What would you guess is the percentage of the Dutch population that never buys an aubergine? The answer: nearly 80 percent! Is this discouraging news? Absolutely not, says Loes Al, who is responsible for the marketing and communication of the Purple Pride Growers’ Association. “Research shows that aubergines are popular with a small group of ‘heavy users’ – vegetarians and vegans, and lovers of Mediterranean, Arabic and Asian cuisine. Aubergine is also used a lot in the restaurant and catering sectors. Many consumers still think, though, that aubergine is difficult to prepare, absorbs lots of oil when fried or that their family members won’t like it. They also know hardly any recipes with aubergine. While the vegetable’s beautiful and its exotic purple skin is a sight to behold, it also has a downside, as the dark colour tends to fade away into the background of the supermarket vegetable sections.”

Potential for growth

All of this is quite promising, assures Loes. “It means that the aubergine has enormous potential to grow.” Moreover, the aubergine is quite trendy at the moment. Loes: “There are a number of developments visible that can benefit aubergine sales. For example, awareness about how eating too much meat is unhealthy and how livestock farming damages the environment through the production of large quantities of greenhouse gases is on the rise. The number of vegetarians, vegans and flexitarians is steadily on the rise, with vegetarian and vegan restaurants popping up everywhere, especially in the Randstad region (which comprises the Netherlands’ four largest cities and surrounding areas). The aubergine’s fleshy texture makes it a perfect meat substitute and, thanks to its neutral taste, it readily absorbs the flavour of herbs, marinades and other ingredients.”

It is furthermore the case that the Dutch population does not eat enough vegetables, which is also something the aubergine can play a role in curbing. Loes: “If we familiarise consumers with the aubergine and interesting recipes, then they will have a legitimate new vegetable item that they can regularly include on their groceries lists.”

In addition, consumers are increasingly returning to natural, unprocessed foods. Loes: “Aubergine is not nearly as difficult to prepare as many people think. You don’t have to peel it and there’s no kernel or seeds to remove. You just slice or dice it and you’re ready to start cooking. You can also just put a whole aubergine on the barbeque, bake it in the oven or steam it. It doesn’t get purer than that!”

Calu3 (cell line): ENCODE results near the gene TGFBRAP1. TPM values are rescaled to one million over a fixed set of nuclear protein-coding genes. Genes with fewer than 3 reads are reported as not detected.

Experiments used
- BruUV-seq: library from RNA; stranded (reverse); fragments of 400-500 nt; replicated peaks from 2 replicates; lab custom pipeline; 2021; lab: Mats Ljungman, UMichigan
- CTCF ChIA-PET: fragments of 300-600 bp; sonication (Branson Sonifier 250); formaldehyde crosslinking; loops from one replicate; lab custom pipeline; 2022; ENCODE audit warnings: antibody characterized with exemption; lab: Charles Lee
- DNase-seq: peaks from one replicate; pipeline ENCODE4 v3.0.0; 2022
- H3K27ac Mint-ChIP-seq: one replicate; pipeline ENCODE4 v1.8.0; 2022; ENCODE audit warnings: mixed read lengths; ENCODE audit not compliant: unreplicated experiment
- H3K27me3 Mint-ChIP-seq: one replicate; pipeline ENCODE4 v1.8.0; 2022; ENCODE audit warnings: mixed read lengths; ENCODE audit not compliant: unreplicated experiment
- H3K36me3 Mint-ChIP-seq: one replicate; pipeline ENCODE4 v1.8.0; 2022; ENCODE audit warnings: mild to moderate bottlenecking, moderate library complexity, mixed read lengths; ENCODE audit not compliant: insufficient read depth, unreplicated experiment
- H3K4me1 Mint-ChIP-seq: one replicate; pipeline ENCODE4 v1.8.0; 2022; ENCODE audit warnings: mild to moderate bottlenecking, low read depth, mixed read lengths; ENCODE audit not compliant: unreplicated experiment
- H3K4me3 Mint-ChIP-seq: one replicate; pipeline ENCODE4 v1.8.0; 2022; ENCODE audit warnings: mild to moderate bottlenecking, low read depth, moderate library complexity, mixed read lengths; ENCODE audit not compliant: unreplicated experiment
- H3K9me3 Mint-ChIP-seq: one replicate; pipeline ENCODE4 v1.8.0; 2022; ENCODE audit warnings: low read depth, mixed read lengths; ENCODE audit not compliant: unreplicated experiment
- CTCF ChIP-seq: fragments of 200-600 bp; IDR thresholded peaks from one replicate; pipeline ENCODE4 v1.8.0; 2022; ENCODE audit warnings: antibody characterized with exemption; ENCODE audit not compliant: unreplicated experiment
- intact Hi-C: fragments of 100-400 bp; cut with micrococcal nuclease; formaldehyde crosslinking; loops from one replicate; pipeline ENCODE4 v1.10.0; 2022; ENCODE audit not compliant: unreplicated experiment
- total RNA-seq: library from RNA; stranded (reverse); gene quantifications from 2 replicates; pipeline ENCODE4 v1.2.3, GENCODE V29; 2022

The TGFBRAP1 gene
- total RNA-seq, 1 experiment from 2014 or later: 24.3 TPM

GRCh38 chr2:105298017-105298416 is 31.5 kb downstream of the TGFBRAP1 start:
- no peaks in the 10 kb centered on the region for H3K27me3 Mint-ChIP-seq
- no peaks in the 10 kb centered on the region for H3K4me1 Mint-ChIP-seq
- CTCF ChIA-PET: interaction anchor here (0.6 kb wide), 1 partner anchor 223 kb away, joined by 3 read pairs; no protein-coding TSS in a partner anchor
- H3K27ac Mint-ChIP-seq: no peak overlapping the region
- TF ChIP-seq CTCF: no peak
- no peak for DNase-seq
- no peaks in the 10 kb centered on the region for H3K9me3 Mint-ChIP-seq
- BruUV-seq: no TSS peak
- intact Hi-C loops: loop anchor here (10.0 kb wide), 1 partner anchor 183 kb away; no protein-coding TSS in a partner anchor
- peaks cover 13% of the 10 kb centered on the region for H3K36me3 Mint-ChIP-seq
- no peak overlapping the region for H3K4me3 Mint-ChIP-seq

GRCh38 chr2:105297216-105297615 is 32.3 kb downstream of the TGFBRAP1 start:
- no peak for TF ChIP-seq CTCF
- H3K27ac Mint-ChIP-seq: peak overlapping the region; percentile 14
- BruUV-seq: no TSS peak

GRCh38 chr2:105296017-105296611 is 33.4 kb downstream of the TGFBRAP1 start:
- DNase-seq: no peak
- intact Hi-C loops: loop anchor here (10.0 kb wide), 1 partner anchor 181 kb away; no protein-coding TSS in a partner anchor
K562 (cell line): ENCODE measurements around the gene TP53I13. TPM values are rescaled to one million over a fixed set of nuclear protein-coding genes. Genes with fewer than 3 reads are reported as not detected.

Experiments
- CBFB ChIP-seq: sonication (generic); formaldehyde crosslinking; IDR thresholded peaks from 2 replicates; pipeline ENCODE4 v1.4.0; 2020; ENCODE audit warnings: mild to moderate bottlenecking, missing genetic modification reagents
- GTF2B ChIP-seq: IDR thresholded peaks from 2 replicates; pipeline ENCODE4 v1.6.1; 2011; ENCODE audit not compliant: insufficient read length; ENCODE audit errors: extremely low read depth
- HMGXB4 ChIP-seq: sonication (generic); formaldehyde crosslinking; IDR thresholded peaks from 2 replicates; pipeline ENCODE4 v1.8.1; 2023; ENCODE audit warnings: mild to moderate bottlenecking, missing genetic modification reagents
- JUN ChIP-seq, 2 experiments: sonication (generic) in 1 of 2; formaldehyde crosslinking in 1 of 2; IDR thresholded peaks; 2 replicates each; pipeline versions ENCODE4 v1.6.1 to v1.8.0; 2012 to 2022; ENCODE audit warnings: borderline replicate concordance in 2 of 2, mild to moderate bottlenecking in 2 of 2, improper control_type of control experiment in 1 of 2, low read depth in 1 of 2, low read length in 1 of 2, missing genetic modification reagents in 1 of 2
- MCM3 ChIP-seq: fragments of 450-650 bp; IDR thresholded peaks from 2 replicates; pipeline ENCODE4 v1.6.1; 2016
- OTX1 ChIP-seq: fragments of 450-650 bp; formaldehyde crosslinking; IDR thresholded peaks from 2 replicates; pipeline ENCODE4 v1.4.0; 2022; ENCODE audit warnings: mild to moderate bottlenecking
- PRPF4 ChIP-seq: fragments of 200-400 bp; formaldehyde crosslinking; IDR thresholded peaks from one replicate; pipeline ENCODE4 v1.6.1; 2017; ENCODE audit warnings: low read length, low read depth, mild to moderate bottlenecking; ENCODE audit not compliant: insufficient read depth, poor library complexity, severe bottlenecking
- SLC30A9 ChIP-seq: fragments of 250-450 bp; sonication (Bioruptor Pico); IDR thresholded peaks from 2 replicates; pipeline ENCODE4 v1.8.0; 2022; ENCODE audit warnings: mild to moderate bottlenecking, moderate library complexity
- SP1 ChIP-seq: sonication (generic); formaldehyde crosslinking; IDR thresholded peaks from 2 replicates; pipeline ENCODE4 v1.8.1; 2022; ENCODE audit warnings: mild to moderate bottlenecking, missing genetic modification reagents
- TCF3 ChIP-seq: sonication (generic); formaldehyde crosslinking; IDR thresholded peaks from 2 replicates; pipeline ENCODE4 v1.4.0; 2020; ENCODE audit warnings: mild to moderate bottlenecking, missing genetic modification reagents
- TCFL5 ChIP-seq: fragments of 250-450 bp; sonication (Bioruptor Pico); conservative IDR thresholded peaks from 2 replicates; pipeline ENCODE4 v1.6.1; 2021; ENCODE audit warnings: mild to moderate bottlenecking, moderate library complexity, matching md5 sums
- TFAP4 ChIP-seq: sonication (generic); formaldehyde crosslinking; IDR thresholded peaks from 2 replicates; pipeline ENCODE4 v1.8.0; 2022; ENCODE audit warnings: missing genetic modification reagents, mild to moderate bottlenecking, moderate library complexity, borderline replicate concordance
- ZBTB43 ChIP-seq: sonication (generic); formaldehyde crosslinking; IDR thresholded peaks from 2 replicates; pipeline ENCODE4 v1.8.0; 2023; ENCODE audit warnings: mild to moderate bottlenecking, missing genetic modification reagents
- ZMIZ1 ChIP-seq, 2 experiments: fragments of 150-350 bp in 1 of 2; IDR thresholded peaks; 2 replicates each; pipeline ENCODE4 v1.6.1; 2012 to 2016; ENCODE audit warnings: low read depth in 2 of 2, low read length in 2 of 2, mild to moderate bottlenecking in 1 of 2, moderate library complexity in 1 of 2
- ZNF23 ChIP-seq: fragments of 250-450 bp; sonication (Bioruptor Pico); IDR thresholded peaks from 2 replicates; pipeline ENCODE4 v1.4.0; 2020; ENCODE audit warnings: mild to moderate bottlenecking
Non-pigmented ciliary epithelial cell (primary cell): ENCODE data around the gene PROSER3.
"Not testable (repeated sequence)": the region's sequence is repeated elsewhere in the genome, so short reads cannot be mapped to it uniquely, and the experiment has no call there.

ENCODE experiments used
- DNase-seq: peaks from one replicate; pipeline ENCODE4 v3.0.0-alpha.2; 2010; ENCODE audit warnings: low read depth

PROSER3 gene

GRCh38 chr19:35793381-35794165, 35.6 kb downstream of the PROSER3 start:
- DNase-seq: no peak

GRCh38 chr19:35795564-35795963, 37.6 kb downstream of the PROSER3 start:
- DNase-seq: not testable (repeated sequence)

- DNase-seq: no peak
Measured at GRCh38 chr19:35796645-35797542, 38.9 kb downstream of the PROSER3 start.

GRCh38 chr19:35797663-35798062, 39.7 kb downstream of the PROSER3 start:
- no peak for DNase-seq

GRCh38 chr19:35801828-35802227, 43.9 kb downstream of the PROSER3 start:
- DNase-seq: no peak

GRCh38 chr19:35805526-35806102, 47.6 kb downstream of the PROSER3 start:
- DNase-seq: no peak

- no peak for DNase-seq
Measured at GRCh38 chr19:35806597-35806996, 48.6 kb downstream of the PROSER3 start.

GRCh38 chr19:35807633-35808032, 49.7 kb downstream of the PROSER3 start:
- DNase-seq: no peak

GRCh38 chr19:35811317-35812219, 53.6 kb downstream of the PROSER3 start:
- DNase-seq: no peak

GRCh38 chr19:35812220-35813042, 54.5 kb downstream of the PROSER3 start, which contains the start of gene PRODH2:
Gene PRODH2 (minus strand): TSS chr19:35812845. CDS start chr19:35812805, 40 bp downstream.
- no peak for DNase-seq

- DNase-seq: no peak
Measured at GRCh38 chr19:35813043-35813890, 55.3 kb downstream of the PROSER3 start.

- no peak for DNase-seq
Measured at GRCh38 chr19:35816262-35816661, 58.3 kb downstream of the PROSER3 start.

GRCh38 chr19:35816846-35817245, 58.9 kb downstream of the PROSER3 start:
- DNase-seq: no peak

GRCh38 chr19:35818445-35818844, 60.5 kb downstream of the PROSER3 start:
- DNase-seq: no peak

What does Purple Pride do?

In order to get more consumers to regularly buy and eat aubergines, Purple Pride employs a wide range of tools and avenues. Loes: “First of all, we do lots of research into consumer shopping behaviour and societal trends and use the gained insights to give retailers specific recommendations. For example, we recently did a joint promotion in a supermarket with Grand’Italia, a brand with a very high penetration amongst Dutch consumers. We had developed and promoted a lasagne recipe with aubergine, with tasting stands in the supermarkets. At another retail chain, we gave suggestions about variations on popular dishes incorporating aubergine, such as spaghetti Bolognese with an aubergine twist. We’re also focusing on educating supermarket employees. Greater knowledge of the product will lead to better quality, information for consumers and presentation in vegetable sections. We’ve even organised an aubergine sales competition with several retailers. We’re also very active in approaching restaurants and catering organisations with inspiring recipes. If people eat aubergine for dinner at a restaurant and like it, there’s a good chance that they’ll also regularly buy it in the store.”


Tips for retailers

In short: aubergines are getting the purple light to revolutionise supermarket vegetable sections and consumers’ cooking options. Retailers have an important responsibility, says Loes. “Focus on consumer penetration and education. Show how easy aubergine is to prepare and how healthy and tasty it is. Get in touch with us if you’re interested in creative ideas for activities.”


About Purple Pride

Over the course of our 22-year existence, Purple Pride has grown into the largest aubergine brand of North-Western Europe.

Five ultra-modern cultivation sites produce over 20 million kilograms of aubergines per year. With 42 hectares in cultivation regions representing over 40% of Dutch aubergine production, Purple Pride Growers’ Association is the current market leader in the Netherlands. We are very proud of this!


Did you know…?

  • Dutch people rate their cooking skills a 7.1 on average.
  • Nearly half of them are open to being inspired with new dishes and ingredients; 45% of Dutch people try something new in the kitchen at least once a month.
  • 31% say they don’t know how to prepare any foreign dishes.
  • 40% say it’s (very) easy to prepare a vegetarian or vegan meal, while 18% (especially the elderly) say they actually find it difficult.
  • Nearly half of consumers decide what they’re going to eat before they go to the supermarket.
  • 64% of Dutch consumers say they use the internet as the main source for inspiring recipes.

Source: GfK (Growth from Knowledge) March 24, 2016 | Voedingscentrum: kookvaardigheden (Netherlands Nutrition Centre)